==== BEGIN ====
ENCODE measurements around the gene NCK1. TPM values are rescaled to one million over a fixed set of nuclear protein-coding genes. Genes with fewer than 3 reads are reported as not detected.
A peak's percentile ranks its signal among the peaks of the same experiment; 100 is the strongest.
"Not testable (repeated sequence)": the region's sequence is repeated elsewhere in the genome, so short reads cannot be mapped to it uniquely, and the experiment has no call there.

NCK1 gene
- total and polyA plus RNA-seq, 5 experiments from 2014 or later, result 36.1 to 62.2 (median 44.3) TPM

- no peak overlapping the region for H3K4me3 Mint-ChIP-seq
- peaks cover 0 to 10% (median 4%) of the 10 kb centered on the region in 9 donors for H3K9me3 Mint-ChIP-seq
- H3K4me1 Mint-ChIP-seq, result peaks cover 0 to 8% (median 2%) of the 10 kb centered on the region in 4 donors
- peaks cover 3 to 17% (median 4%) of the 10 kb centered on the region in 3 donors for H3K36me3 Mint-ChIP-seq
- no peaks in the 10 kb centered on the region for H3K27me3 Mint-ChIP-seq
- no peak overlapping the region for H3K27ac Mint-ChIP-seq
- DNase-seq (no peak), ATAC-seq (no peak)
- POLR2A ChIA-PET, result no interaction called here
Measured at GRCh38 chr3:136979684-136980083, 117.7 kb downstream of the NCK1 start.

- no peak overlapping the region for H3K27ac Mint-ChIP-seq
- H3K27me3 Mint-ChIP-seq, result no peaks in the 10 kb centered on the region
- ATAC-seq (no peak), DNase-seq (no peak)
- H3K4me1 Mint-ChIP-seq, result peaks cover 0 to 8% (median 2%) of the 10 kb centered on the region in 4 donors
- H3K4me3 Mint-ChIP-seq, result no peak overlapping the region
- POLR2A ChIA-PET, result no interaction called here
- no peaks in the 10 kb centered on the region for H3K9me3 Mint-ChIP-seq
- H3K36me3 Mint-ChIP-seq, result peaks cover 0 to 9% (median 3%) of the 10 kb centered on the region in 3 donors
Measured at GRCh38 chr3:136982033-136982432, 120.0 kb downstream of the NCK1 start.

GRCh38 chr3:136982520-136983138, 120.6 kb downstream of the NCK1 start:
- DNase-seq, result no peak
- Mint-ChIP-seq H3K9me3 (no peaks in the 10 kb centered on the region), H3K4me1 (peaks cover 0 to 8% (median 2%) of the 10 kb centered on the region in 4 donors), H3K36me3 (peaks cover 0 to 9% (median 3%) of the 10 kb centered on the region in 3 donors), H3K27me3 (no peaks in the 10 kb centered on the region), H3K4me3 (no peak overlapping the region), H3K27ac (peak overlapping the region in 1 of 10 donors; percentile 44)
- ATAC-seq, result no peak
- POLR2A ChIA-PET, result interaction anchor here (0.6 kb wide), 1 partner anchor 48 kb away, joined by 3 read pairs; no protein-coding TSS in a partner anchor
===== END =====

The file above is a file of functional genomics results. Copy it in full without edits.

ENCODE measurements around the gene NCK1. TPM values are rescaled to one million over a fixed set of nuclear protein-coding genes. Genes with fewer than 3 reads are reported as not detected.
A peak's percentile ranks its signal among the peaks of the same experiment; 100 is the strongest.
"Not testable (repeated sequence)": the region's sequence is repeated elsewhere in the genome, so short reads cannot be mapped to it uniquely, and the experiment has no call there.

NCK1 gene
- total and polyA plus RNA-seq, 5 experiments from 2014 or later, result 36.1 to 62.2 (median 44.3) TPM

- no peak overlapping the region for H3K4me3 Mint-ChIP-seq
- peaks cover 0 to 10% (median 4%) of the 10 kb centered on the region in 9 donors for H3K9me3 Mint-ChIP-seq
- H3K4me1 Mint-ChIP-seq, result peaks cover 0 to 8% (median 2%) of the 10 kb centered on the region in 4 donors
- peaks cover 3 to 17% (median 4%) of the 10 kb centered on the region in 3 donors for H3K36me3 Mint-ChIP-seq
- no peaks in the 10 kb centered on the region for H3K27me3 Mint-ChIP-seq
- no peak overlapping the region for H3K27ac Mint-ChIP-seq
- DNase-seq (no peak), ATAC-seq (no peak)
- POLR2A ChIA-PET, result no interaction called here
Measured at GRCh38 chr3:136979684-136980083, 117.7 kb downstream of the NCK1 start.

- no peak overlapping the region for H3K27ac Mint-ChIP-seq
- H3K27me3 Mint-ChIP-seq, result no peaks in the 10 kb centered on the region
- ATAC-seq (no peak), DNase-seq (no peak)
- H3K4me1 Mint-ChIP-seq, result peaks cover 0 to 8% (median 2%) of the 10 kb centered on the region in 4 donors
- H3K4me3 Mint-ChIP-seq, result no peak overlapping the region
- POLR2A ChIA-PET, result no interaction called here
- no peaks in the 10 kb centered on the region for H3K9me3 Mint-ChIP-seq
- H3K36me3 Mint-ChIP-seq, result peaks cover 0 to 9% (median 3%) of the 10 kb centered on the region in 3 donors
Measured at GRCh38 chr3:136982033-136982432, 120.0 kb downstream of the NCK1 start.

GRCh38 chr3:136982520-136983138, 120.6 kb downstream of the NCK1 start:
- DNase-seq, result no peak
- Mint-ChIP-seq H3K9me3 (no peaks in the 10 kb centered on the region), H3K4me1 (peaks cover 0 to 8% (median 2%) of the 10 kb centered on the region in 4 donors), H3K36me3 (peaks cover 0 to 9% (median 3%) of the 10 kb centered on the region in 3 donors), H3K27me3 (no peaks in the 10 kb centered on the region), H3K4me3 (no peak overlapping the region), H3K27ac (peak overlapping the region in 1 of 10 donors; percentile 44)
- ATAC-seq, result no peak
- POLR2A ChIA-PET, result interaction anchor here (0.6 kb wide), 1 partner anchor 48 kb away, joined by 3 read pairs; no protein-coding TSS in a partner anchor